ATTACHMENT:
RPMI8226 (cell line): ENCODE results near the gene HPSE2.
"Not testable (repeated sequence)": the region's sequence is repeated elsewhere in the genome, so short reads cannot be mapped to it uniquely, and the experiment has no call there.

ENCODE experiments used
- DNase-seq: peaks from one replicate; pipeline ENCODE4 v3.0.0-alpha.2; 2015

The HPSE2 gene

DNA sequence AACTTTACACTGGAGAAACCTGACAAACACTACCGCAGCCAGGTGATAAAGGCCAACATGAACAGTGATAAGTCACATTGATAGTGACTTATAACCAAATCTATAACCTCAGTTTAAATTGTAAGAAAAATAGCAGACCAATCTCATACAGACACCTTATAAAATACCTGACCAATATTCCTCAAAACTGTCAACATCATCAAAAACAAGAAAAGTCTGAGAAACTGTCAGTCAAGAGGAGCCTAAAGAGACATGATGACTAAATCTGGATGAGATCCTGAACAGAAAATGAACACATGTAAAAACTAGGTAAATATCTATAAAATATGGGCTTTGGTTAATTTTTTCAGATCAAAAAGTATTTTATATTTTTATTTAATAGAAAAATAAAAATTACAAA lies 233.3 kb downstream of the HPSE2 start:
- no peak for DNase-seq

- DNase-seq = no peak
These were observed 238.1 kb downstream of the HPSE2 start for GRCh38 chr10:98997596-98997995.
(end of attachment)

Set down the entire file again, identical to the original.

RPMI8226 (cell line): ENCODE results near the gene HPSE2.
"Not testable (repeated sequence)": the region's sequence is repeated elsewhere in the genome, so short reads cannot be mapped to it uniquely, and the experiment has no call there.

ENCODE experiments used
- DNase-seq: peaks from one replicate; pipeline ENCODE4 v3.0.0-alpha.2; 2015

The HPSE2 gene

DNA sequence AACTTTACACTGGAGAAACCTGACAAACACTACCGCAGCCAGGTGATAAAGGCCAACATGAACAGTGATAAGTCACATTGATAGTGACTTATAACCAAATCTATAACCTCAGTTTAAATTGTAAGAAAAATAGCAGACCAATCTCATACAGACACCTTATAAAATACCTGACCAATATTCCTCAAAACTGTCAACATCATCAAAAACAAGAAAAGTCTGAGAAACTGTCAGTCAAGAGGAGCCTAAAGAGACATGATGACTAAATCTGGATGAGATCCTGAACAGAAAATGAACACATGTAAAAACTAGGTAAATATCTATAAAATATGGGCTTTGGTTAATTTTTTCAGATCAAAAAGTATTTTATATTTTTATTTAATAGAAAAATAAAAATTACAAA lies 233.3 kb downstream of the HPSE2 start:
- no peak for DNase-seq

- DNase-seq = no peak
These were observed 238.1 kb downstream of the HPSE2 start for GRCh38 chr10:98997596-98997995.